Gmail is getting an AI powered spam filter in its biggest
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Gmail is getting an AI-powered spam filter in its biggest security update in years

A detailed description of the latest update to the spam filters of the Gmail mail service has appeared in the Google developer blog. The company called him “one of the biggest security updates in recent years”.

    Image source: diedryreyes3456 / Pixabay

Image source: diedryreyes3456 / Pixabay

We are talking about the integration of the new text classification system Resilient & Efficient Text Vectorizer (RETVec) into the postal service. According to the developers, it effectively detects spam messages, including emails with a large number of special characters, emoticons, typos and other elements that were previously recognizable to humans but were difficult for spam filters to detect. According to the available data, the new algorithm effectively recognizes, among other things, messages with homoglyphs, i.e. graphically very similar characters with different meanings.

According to Google, the RETVec algorithm is trained to effectively identify messages that contain a test that has been manipulated in any way, including insertion or deletion of characters, typos, homoglyphs, etc. The algorithm has been trained using an advanced encoder that can effectively encode any characters and words in UTF-8 format. As a result, the developers received an algorithm that works out of the box in more than 100 languages ​​​​of the world.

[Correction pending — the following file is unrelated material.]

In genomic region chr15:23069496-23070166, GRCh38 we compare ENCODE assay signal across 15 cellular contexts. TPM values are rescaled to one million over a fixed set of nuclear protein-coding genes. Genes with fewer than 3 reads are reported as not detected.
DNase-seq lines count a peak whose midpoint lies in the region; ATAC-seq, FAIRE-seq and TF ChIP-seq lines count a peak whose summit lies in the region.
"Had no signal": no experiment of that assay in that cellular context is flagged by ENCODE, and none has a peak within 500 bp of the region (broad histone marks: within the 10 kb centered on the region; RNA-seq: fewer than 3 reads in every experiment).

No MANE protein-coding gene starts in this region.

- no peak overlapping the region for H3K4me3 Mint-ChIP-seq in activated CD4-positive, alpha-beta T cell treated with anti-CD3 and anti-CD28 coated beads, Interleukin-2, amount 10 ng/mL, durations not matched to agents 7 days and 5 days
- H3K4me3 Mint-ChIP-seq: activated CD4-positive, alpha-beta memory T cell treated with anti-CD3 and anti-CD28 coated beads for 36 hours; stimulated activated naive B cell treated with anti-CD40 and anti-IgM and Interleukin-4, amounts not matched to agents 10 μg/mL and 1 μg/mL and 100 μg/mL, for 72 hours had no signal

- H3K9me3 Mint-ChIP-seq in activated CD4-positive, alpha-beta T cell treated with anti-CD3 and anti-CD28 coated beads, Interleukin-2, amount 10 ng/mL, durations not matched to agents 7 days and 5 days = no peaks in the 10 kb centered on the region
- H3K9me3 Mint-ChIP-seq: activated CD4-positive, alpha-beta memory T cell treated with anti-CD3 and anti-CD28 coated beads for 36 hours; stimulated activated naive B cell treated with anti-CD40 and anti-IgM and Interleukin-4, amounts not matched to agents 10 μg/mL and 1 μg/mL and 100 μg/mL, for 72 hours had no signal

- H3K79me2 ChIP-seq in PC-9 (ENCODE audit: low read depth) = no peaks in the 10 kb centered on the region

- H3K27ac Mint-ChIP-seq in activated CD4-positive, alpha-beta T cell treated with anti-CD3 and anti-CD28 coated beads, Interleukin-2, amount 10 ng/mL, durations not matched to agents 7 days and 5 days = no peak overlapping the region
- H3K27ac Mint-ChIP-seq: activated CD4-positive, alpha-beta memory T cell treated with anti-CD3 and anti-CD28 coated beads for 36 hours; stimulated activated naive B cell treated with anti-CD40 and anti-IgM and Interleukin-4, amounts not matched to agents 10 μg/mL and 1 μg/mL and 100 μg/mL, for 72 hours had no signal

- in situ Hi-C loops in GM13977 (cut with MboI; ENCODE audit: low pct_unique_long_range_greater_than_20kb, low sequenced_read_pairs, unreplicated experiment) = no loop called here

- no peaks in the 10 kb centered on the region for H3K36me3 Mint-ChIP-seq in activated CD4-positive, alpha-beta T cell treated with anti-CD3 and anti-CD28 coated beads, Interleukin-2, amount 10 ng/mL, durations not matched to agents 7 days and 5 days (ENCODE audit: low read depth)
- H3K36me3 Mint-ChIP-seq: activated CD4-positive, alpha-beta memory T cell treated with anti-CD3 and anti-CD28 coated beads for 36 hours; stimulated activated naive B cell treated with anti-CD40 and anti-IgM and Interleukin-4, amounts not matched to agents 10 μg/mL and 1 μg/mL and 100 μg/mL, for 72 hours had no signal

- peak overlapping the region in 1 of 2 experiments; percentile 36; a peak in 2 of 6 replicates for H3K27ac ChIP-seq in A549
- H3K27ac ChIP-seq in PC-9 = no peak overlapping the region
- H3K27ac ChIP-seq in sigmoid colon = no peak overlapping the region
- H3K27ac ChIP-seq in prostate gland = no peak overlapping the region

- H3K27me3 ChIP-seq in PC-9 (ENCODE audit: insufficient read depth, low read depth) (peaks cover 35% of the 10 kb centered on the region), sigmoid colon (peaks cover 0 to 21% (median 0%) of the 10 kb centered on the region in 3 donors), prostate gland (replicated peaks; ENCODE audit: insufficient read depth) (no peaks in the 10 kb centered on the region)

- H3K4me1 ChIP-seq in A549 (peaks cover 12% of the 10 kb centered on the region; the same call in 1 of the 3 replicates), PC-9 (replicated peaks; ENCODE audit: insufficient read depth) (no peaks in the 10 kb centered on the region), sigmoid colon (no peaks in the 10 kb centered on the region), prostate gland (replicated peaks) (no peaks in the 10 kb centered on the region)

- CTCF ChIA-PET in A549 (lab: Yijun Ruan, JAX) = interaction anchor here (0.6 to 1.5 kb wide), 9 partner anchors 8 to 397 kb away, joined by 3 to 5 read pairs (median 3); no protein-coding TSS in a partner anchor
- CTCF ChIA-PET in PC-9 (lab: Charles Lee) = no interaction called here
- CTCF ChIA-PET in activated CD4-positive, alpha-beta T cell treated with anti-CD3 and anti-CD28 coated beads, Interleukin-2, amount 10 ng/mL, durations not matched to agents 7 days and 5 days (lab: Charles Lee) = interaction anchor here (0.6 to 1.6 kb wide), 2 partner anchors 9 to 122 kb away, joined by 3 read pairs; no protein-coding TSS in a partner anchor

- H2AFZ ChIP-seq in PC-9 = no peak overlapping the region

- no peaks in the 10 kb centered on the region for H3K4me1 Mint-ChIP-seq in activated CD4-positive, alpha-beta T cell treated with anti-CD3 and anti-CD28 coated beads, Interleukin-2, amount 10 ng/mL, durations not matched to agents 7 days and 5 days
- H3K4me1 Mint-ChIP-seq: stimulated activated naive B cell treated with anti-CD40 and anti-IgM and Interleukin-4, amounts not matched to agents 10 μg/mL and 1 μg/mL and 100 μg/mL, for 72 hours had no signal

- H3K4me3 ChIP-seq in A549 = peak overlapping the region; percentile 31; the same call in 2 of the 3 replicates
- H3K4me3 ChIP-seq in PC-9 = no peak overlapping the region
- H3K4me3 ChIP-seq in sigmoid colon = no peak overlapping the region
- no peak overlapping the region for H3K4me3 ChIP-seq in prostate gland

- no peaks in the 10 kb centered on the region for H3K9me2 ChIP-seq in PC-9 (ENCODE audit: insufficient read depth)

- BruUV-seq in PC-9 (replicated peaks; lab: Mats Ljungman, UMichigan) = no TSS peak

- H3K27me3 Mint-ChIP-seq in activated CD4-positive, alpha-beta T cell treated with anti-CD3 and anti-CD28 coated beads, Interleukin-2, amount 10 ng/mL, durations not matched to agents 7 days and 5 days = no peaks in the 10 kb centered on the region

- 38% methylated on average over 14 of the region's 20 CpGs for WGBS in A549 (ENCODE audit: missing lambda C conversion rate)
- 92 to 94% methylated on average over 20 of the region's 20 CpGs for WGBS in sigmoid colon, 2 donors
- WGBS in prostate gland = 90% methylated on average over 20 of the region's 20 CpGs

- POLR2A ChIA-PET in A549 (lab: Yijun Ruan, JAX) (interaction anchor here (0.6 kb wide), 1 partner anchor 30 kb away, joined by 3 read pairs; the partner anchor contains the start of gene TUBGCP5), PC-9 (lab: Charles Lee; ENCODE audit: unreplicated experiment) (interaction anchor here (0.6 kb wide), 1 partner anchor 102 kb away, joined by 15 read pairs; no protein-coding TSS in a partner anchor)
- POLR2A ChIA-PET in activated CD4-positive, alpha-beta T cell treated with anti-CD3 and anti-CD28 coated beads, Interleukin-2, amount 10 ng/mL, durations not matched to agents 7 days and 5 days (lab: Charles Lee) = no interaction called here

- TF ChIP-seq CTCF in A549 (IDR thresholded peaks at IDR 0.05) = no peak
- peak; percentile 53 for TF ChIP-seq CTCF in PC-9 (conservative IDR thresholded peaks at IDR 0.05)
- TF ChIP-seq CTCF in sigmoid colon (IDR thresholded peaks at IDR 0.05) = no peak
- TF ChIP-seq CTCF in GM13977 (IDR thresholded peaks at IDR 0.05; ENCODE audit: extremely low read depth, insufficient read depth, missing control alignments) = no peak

Example of a spam email with homoglyphs / Image source: Ron Amadeo / arstechnica.com

Example of a spam email with homoglyphs / Image source: Ron Amadeo / arstechnica.com

RETVec apparently works in many ways the same way people read it. The algorithm is based on the TensorFlow AI framework, using visual “similarity” to determine the meaning of words, rather than the characters that actually make them up. According to Google, replacing the previously used Gmail text vectorizer with RETVec increased the level of spam detection by 38% compared to baseline, and the number of false positives decreased by 19.4%. At the same time, the number of Tensor Processing Units (TPUs) used by the model has dropped by 83%, making the current update one of the largest for the Gmail security system in recent years.

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Robbie Elmers

Robbie Elmers is a staff writer for Tech News Space, covering software, applications and services.

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